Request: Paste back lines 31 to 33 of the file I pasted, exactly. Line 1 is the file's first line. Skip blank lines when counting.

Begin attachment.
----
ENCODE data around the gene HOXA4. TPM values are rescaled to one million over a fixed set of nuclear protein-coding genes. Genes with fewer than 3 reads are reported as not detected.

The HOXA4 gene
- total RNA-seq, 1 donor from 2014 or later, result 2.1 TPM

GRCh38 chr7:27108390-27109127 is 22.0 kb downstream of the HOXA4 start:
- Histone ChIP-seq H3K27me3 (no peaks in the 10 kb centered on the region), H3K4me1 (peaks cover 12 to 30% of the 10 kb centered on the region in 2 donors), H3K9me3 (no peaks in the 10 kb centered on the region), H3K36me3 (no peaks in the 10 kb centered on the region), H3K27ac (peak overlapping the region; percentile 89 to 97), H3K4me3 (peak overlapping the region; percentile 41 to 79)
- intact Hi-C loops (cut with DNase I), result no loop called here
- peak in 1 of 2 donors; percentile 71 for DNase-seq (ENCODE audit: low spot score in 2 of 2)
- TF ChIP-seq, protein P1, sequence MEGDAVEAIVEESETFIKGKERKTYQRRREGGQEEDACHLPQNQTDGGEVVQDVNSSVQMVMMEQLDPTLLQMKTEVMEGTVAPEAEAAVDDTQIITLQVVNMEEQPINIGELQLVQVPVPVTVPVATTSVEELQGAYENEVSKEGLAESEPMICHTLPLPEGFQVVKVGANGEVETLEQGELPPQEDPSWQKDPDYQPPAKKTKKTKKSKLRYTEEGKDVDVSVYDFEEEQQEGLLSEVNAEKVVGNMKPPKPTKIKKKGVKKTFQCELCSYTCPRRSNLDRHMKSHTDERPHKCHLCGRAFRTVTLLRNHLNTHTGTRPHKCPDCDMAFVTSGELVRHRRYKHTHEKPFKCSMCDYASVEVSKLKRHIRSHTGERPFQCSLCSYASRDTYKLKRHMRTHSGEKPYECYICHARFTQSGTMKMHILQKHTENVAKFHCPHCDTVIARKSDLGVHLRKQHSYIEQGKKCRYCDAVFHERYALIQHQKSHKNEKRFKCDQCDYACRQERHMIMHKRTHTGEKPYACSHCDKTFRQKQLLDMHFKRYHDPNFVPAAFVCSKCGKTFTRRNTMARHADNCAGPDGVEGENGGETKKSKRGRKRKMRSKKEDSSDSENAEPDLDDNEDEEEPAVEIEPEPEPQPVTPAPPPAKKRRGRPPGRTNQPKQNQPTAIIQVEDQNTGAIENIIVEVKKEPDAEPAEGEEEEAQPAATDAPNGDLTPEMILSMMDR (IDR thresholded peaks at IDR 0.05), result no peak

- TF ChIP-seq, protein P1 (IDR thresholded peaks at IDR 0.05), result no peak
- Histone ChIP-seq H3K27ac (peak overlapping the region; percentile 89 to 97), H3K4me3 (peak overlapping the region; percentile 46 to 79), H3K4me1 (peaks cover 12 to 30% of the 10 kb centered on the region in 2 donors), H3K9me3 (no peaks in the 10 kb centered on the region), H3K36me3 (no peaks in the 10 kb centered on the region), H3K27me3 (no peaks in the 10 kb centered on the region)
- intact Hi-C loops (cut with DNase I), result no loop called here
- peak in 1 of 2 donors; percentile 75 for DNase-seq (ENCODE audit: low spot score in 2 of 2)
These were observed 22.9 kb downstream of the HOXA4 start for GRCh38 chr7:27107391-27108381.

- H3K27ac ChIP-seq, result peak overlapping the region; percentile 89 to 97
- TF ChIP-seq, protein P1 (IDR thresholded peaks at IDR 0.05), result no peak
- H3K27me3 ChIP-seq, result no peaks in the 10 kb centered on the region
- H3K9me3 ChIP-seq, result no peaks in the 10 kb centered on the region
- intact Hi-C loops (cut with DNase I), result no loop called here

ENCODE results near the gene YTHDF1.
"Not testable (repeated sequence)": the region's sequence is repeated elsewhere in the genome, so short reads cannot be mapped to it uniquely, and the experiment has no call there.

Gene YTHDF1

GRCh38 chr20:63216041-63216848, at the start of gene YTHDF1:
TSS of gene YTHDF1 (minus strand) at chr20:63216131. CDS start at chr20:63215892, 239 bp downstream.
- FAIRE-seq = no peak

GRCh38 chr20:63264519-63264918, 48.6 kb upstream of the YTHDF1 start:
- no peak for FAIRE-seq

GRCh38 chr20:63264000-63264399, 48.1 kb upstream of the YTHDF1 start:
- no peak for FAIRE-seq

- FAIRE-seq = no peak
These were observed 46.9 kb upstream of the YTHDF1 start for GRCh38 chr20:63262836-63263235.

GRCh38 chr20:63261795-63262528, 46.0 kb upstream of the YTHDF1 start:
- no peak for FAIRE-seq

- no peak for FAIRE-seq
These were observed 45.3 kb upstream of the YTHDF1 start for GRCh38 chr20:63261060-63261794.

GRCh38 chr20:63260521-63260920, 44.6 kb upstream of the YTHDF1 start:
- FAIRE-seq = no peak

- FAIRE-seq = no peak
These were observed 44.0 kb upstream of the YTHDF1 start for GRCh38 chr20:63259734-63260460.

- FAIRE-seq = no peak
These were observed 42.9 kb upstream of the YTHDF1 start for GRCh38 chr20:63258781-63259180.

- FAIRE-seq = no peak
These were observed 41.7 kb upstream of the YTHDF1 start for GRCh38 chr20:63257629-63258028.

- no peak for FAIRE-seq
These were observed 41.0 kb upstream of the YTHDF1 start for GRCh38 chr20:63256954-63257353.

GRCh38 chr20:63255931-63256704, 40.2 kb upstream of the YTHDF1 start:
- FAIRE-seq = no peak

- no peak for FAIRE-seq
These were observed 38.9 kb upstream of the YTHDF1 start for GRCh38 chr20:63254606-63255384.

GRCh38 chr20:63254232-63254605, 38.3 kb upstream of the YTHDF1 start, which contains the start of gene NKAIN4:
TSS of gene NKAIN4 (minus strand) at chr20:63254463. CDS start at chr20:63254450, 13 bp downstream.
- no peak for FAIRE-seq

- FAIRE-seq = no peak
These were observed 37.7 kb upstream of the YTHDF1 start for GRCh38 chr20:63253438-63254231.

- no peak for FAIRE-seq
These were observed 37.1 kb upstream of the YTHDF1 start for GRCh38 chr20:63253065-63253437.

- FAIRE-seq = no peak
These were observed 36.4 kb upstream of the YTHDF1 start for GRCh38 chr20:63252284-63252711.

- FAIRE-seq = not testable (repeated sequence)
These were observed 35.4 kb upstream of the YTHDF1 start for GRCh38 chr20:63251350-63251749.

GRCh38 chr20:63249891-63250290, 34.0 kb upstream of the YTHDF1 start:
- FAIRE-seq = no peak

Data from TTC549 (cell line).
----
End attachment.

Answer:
GRCh38 chr20:63261795-63262528, 46.0 kb upstream of the YTHDF1 start:
- no peak for FAIRE-seq

- no peak for FAIRE-seq